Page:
New 50km/h motorway morning speed limit is idiotic, says French mayor

He criticised the rush-hour reduction saying it creates a major safety issue as some drivers slow down to keep to it and others do not

Heavy traffic on the A7 motorway, France
The measures are intended to help traffic flow on the A7 motorway, but the Vienne mayor has said they are ‘idiotic’
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A mayor in south-east France has denounced a new rush hour motorway speed limit of 50 km/h as "accident-prone" and "idiotic".

The A7 motorway between Terney and Feyzin, in Vienne (Isère, Auvergne-Rhône-Alpes), has had its speed limit reduced from 80 km/h to 50 km/h on weekdays from 07:00 to 09:30 since Wednesday, March 20.

There is also a new eight-kilometre-long lane reserved for car-pooling, public transport, and Crit'Air 0 vehicles.

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The measure comes from the regional prefect and the Ministry of Ecological Transition, and is paid for by the state. It is part of “an initiative to improve mobility between Lyon and Saint-Étienne, and to improve traffic flow on the A7 motorway,” the ministry said.

Mayor: ‘Much more accident-prone’

However, Vienne mayor Thierry Kovacs said that the speed limit measure was not working, and was actually likely to cause many more accidents.

He said he had travelled on the road in question twice in the week and that he was not able to drive "at less than 60 km/h in the right-hand [slow] lane".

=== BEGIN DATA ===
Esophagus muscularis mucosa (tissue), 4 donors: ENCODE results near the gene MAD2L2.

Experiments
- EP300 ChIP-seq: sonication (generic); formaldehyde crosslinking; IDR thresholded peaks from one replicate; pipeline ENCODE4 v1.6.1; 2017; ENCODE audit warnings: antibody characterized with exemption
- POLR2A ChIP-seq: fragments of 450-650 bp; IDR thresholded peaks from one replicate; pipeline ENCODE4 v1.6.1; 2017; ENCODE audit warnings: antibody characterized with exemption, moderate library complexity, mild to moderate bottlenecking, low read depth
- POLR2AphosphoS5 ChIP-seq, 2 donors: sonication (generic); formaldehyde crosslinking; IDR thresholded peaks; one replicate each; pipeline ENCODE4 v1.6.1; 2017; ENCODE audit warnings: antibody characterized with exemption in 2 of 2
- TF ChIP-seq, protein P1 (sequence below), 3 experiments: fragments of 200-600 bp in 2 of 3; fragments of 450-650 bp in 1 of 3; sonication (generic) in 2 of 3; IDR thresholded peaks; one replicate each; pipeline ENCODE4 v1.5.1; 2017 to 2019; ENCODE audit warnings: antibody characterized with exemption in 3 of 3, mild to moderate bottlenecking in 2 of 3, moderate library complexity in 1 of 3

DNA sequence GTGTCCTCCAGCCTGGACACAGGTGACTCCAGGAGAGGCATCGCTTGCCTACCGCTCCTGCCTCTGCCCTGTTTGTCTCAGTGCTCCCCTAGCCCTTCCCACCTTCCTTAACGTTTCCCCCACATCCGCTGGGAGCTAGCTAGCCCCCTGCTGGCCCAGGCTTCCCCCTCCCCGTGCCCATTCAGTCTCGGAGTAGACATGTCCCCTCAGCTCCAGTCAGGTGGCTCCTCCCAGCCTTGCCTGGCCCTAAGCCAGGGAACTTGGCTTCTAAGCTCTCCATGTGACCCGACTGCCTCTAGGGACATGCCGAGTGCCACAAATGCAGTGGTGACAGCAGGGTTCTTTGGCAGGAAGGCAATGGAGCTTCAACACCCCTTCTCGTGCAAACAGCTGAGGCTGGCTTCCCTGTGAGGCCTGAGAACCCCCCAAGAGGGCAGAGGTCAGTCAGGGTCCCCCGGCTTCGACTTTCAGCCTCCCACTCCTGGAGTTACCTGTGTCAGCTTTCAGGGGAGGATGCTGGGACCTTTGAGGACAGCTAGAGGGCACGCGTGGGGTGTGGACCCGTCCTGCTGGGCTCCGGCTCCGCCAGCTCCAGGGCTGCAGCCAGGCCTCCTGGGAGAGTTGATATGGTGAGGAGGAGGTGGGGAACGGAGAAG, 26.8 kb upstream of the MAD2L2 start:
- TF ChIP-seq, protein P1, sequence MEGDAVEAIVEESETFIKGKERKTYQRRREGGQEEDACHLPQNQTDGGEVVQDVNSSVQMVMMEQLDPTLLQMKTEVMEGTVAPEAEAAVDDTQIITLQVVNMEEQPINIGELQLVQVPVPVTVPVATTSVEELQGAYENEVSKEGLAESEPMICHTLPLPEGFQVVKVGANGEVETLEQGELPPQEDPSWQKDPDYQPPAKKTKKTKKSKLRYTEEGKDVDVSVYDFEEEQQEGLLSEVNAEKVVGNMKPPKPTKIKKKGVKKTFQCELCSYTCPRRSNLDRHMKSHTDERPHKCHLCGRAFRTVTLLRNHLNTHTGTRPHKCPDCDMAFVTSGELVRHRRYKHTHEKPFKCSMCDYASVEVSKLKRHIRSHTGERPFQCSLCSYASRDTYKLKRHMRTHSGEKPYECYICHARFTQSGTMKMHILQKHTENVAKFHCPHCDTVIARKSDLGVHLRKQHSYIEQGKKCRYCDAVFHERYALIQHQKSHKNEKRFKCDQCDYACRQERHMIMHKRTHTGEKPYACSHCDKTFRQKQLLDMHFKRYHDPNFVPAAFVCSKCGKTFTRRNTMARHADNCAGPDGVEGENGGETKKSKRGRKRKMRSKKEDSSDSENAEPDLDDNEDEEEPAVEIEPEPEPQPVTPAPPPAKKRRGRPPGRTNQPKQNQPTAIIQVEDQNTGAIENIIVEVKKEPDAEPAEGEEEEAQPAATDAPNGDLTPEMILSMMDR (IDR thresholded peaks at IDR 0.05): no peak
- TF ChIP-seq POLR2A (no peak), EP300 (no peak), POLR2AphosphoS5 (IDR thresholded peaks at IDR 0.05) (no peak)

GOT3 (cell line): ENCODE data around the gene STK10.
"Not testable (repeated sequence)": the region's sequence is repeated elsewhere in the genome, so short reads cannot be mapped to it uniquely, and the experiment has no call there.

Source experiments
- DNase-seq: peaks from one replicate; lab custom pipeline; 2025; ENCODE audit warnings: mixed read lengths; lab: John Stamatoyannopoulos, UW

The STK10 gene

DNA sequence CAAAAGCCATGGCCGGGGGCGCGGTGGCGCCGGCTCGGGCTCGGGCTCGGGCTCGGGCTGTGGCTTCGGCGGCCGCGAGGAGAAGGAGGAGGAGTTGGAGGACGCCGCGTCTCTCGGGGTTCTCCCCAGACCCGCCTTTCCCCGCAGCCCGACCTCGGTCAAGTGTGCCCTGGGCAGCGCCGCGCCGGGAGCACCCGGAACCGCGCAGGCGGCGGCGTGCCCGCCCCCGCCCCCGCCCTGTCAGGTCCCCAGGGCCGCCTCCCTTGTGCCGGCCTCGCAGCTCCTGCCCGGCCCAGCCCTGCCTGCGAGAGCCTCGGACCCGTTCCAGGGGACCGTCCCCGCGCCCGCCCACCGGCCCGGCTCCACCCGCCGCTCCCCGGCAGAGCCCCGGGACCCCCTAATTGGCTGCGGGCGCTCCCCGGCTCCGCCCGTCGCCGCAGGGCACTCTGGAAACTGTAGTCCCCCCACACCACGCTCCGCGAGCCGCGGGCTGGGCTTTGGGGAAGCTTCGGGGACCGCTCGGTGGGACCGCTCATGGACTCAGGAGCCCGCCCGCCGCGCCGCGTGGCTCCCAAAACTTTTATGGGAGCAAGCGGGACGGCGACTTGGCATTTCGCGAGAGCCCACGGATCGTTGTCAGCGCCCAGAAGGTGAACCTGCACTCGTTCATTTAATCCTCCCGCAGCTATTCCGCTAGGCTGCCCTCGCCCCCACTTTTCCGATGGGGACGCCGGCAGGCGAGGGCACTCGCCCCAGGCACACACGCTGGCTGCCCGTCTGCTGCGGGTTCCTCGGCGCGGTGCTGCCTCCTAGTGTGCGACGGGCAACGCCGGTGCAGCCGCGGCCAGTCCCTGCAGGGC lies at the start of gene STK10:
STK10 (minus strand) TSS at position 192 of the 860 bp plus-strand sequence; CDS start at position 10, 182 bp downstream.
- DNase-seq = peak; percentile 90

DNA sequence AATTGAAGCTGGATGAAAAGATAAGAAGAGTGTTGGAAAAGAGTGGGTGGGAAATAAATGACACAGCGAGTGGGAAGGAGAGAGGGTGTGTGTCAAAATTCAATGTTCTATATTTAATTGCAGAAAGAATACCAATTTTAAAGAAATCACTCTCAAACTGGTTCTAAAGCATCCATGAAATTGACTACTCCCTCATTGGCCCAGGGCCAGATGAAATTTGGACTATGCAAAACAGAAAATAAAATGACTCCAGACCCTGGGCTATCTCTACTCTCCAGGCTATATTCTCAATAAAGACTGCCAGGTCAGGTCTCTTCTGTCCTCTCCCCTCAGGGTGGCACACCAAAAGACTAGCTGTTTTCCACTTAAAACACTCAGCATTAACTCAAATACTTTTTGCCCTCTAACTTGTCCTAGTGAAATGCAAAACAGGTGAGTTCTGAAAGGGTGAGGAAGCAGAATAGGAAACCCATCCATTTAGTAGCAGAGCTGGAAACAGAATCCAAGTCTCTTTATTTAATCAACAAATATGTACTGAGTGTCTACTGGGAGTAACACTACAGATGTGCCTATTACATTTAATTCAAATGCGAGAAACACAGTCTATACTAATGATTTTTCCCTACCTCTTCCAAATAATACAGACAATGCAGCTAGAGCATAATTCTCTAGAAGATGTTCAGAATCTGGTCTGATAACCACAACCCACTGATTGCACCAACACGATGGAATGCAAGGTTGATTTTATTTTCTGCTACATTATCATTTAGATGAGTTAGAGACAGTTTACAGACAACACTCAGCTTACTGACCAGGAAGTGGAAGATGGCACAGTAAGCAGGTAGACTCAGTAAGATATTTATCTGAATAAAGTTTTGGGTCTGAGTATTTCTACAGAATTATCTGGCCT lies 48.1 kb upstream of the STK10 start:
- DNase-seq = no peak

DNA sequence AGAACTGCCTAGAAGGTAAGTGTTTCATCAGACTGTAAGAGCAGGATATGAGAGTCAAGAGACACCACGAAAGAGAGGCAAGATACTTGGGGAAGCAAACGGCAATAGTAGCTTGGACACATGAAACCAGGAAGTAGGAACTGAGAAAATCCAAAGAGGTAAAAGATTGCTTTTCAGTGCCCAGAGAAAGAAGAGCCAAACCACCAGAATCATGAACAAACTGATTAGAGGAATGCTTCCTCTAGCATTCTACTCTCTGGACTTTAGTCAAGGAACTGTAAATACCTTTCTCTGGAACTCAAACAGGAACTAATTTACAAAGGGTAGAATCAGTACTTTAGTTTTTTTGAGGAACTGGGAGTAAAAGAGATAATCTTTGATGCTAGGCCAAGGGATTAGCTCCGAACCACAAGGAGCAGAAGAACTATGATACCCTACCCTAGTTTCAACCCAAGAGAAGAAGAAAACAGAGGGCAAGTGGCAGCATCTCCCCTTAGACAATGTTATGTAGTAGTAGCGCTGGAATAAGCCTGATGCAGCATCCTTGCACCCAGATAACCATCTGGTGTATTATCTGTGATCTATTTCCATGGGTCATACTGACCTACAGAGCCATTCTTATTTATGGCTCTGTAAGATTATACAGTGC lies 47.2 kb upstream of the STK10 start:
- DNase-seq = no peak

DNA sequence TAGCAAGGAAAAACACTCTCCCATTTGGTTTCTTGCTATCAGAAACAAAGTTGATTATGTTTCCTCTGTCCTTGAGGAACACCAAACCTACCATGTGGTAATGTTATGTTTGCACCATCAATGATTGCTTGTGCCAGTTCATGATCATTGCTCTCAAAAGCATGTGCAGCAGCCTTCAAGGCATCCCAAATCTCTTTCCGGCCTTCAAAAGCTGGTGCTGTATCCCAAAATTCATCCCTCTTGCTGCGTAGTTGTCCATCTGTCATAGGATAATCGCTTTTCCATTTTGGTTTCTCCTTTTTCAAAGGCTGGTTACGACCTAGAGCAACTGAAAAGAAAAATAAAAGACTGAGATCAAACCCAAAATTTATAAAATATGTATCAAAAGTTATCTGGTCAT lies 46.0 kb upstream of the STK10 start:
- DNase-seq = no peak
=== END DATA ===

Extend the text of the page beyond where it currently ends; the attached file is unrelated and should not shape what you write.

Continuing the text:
He told BFMTV: “Everyone was beeping at me. If the only question was about security, well, I would say that it’s actually much more accident-prone. You only have to go on the road during the hours when it’s limited to 50 km/h to see that.”

He also denied that the measure would help to reduce CO2 emissions.

In a Facebook post, Mr Kovacs said the speed cap measure was “incomprehensible and idiotic”. He wrote: “It has to be said that this 50 km/h limit is completely unrealistic and is therefore not respected.

“The differences in speed between the few vehicles complying with this limit and the others, which continue to travel at much higher speeds, are causing major safety problems."

He also said that the vast differences in speed limits on several roads between Vienne and Lyon - which can vary from 50 to 70, to 90, and up to 110 km/h - are "incomprehensible and dangerous for drivers".

Mr Kovacs has now published an open letter to the regional prefect, and is calling for the speed limit to be reconsidered.

The prefect’s office has said that a "feedback mechanism" will be used imminently to "assess the possibility of raising the speed limit from 50 km/h to 70 km/h on certain sections".

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